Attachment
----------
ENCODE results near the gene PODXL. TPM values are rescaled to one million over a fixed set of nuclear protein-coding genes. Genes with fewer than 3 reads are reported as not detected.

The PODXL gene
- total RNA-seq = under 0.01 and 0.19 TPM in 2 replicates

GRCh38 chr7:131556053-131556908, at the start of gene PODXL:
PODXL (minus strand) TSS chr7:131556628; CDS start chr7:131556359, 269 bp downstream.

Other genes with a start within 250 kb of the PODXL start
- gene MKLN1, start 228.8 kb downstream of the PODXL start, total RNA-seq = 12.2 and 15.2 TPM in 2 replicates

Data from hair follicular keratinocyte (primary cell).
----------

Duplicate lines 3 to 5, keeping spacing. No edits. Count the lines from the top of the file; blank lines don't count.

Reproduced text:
- total RNA-seq = under 0.01 and 0.19 TPM in 2 replicates

GRCh38 chr7:131556053-131556908, at the start of gene PODXL:
PODXL (minus strand) TSS chr7:131556628; CDS start chr7:131556359, 269 bp downstream.